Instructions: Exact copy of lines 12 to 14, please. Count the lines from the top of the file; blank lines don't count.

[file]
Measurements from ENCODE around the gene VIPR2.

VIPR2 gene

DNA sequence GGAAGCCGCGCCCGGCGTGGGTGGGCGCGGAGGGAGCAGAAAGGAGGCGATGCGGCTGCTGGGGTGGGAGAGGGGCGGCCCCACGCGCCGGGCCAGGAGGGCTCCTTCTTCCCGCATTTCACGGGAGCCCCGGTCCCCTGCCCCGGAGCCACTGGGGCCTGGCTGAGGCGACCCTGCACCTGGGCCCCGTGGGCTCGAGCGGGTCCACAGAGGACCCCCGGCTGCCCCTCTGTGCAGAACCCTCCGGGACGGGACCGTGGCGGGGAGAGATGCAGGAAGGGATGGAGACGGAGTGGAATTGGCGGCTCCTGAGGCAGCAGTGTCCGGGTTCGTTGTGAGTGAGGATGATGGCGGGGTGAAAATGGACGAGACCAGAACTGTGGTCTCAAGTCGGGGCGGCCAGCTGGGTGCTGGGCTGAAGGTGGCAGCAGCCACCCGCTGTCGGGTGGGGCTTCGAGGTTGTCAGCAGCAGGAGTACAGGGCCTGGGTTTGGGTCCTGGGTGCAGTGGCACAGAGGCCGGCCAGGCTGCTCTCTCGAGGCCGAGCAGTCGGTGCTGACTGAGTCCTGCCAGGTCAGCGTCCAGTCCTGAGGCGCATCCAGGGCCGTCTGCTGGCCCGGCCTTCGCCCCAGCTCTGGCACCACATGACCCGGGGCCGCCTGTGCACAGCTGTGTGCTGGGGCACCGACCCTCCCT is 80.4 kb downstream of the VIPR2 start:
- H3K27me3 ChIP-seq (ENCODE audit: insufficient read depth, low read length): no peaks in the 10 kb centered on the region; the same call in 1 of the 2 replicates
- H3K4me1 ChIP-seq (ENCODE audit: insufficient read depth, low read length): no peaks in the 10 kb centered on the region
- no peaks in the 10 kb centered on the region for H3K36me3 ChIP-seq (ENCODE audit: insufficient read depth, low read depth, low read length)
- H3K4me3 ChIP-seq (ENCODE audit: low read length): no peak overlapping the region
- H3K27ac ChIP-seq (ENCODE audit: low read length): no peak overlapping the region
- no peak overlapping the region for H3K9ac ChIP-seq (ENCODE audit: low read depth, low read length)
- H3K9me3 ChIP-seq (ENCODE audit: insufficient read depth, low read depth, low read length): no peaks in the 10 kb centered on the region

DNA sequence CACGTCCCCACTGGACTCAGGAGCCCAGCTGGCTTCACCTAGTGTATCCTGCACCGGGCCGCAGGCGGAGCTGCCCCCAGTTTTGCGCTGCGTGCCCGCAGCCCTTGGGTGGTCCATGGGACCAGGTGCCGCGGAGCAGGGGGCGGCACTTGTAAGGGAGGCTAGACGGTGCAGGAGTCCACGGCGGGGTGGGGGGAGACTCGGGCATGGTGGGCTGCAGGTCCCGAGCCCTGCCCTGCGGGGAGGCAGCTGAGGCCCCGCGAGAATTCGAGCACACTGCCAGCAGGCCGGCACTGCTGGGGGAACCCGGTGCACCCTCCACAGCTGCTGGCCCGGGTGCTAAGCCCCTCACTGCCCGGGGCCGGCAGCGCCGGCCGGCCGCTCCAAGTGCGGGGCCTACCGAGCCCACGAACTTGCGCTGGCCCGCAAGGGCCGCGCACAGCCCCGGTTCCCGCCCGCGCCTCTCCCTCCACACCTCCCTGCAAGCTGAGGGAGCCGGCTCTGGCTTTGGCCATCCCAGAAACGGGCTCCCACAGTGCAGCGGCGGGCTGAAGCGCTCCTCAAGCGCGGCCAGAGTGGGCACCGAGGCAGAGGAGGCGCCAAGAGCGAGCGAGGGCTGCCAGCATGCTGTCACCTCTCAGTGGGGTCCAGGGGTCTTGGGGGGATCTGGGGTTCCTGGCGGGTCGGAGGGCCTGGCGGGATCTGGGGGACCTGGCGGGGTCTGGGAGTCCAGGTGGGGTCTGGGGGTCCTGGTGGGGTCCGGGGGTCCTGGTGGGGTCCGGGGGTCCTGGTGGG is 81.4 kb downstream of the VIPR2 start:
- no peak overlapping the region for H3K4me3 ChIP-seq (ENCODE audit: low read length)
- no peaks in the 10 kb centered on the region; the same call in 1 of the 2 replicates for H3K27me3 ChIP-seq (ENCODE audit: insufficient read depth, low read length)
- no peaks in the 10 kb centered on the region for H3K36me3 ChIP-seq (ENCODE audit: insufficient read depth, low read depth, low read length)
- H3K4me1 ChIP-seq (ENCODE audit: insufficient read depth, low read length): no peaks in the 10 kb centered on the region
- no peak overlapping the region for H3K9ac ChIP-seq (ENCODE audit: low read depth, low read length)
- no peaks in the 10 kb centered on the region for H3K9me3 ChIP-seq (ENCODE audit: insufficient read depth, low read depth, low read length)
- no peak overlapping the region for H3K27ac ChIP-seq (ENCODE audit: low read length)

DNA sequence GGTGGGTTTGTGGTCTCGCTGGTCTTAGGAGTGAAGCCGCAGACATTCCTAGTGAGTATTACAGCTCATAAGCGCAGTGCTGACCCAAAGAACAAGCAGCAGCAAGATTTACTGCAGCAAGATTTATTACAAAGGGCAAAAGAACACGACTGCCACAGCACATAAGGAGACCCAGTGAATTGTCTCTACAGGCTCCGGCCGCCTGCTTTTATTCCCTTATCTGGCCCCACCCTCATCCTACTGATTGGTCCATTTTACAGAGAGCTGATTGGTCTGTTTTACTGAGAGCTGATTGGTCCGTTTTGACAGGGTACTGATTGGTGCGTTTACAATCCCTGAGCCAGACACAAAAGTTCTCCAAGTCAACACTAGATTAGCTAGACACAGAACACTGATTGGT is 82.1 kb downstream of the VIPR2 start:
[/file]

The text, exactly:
- no peak overlapping the region for H3K4me3 ChIP-seq (ENCODE audit: low read length)
- no peaks in the 10 kb centered on the region; the same call in 1 of the 2 replicates for H3K27me3 ChIP-seq (ENCODE audit: insufficient read depth, low read length)
- no peaks in the 10 kb centered on the region for H3K36me3 ChIP-seq (ENCODE audit: insufficient read depth, low read depth, low read length)